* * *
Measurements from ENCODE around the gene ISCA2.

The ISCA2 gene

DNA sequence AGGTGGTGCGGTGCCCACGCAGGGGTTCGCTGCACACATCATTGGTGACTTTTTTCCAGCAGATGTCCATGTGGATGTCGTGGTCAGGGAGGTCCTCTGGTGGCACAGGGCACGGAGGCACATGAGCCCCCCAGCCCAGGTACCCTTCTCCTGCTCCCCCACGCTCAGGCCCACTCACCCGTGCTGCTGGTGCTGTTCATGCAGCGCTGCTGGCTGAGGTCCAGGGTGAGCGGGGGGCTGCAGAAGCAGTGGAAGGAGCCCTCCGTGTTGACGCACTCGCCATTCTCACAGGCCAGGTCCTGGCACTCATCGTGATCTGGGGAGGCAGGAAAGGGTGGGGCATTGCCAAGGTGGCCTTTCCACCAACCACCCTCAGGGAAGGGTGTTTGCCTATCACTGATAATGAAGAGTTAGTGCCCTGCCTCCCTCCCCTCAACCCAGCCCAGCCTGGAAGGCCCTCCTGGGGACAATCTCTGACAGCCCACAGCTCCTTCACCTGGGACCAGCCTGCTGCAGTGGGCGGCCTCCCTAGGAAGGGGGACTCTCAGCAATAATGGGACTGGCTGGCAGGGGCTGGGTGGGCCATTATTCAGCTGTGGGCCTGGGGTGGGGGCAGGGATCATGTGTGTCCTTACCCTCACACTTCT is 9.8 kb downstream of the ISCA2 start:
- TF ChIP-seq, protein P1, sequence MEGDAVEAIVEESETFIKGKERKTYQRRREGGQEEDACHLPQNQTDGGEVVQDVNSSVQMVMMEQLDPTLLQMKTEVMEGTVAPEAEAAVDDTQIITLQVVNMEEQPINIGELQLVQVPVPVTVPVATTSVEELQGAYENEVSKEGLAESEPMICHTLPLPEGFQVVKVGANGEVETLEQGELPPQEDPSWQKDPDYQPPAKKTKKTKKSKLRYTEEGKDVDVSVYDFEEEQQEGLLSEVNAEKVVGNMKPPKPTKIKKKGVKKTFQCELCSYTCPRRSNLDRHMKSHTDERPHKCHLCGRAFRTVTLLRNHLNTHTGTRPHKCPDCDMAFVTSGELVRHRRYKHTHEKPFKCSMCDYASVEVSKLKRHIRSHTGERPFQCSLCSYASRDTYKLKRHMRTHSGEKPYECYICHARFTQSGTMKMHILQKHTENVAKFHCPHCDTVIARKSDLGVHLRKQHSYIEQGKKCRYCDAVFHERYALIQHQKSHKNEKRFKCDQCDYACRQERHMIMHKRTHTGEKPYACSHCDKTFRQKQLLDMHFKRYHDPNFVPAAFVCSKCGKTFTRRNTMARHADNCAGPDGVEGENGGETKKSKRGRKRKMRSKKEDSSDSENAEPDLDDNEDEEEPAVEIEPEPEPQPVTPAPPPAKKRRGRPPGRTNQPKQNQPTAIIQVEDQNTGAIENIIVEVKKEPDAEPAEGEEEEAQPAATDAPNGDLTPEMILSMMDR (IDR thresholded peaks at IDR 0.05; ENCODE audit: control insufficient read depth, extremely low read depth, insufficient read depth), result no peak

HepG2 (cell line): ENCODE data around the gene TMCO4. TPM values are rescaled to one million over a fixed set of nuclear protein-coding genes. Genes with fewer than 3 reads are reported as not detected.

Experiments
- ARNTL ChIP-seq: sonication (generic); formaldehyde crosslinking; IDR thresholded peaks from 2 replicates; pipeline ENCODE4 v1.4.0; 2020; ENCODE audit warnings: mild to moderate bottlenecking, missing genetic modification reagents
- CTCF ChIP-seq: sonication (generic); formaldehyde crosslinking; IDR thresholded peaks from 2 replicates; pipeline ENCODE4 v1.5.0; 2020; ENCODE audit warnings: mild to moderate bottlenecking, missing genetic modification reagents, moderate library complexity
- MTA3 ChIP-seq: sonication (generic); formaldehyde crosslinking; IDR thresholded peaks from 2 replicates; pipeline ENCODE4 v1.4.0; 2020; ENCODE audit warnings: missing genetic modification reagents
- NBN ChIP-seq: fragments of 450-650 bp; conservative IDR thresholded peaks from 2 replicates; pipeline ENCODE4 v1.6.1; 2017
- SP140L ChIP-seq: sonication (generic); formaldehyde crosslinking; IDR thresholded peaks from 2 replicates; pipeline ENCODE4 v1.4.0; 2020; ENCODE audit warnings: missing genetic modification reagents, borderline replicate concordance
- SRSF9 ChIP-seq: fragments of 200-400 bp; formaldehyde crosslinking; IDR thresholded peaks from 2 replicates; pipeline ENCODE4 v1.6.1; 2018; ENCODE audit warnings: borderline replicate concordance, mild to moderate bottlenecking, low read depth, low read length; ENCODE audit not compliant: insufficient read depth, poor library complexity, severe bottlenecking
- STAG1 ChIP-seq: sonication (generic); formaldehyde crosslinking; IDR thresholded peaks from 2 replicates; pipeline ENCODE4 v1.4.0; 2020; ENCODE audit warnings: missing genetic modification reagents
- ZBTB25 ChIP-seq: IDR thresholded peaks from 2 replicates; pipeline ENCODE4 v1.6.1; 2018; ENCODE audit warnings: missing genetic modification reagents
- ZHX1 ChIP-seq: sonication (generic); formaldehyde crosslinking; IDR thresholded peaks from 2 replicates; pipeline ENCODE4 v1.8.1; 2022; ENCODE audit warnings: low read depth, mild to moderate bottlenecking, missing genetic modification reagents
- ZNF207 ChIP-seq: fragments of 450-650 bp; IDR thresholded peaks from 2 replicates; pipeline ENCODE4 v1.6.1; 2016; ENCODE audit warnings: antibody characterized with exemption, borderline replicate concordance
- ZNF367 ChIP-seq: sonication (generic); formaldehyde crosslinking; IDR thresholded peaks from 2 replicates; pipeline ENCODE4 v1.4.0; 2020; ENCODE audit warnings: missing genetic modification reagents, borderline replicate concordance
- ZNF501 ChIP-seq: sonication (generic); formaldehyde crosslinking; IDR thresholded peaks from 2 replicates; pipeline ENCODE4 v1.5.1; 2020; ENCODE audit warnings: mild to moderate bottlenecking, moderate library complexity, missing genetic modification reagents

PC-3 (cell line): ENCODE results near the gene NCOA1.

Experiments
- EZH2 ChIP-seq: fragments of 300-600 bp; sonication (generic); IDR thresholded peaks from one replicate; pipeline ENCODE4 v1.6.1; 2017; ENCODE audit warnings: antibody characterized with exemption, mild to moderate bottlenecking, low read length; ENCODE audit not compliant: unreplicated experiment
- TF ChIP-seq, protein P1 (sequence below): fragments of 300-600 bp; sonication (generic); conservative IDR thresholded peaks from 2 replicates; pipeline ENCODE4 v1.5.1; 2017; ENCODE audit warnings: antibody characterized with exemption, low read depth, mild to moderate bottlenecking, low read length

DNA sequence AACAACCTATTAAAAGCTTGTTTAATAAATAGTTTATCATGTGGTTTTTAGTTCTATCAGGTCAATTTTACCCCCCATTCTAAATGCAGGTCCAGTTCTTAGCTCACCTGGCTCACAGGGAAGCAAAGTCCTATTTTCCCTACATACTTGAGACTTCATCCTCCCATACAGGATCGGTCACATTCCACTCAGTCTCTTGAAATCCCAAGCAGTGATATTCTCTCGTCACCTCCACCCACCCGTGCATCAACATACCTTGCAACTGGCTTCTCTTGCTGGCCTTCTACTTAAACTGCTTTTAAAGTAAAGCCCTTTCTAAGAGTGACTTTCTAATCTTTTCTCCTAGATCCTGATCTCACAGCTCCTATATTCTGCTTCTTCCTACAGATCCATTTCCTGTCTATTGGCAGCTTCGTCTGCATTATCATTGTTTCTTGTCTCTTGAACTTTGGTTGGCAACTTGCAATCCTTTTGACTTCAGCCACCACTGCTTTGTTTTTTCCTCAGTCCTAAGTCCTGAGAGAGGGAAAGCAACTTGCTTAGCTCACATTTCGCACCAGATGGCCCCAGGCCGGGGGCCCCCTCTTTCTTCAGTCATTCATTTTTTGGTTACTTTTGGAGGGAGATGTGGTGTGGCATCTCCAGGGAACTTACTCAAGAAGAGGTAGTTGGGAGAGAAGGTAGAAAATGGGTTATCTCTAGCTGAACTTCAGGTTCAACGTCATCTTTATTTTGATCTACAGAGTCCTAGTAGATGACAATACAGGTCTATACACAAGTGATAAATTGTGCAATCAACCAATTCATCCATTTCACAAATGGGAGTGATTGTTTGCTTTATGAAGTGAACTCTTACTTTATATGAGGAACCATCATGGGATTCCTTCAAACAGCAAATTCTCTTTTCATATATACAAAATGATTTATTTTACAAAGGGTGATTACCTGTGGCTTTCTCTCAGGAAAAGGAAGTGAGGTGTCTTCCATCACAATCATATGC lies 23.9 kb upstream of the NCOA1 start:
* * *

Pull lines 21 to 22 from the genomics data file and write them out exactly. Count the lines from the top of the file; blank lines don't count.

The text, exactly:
- EZH2 ChIP-seq: fragments of 300-600 bp; sonication (generic); IDR thresholded peaks from one replicate; pipeline ENCODE4 v1.6.1; 2017; ENCODE audit warnings: antibody characterized with exemption, mild to moderate bottlenecking, low read length; ENCODE audit not compliant: unreplicated experiment
- TF ChIP-seq, protein P1 (sequence below): fragments of 300-600 bp; sonication (generic); conservative IDR thresholded peaks from 2 replicates; pipeline ENCODE4 v1.5.1; 2017; ENCODE audit warnings: antibody characterized with exemption, low read depth, mild to moderate bottlenecking, low read length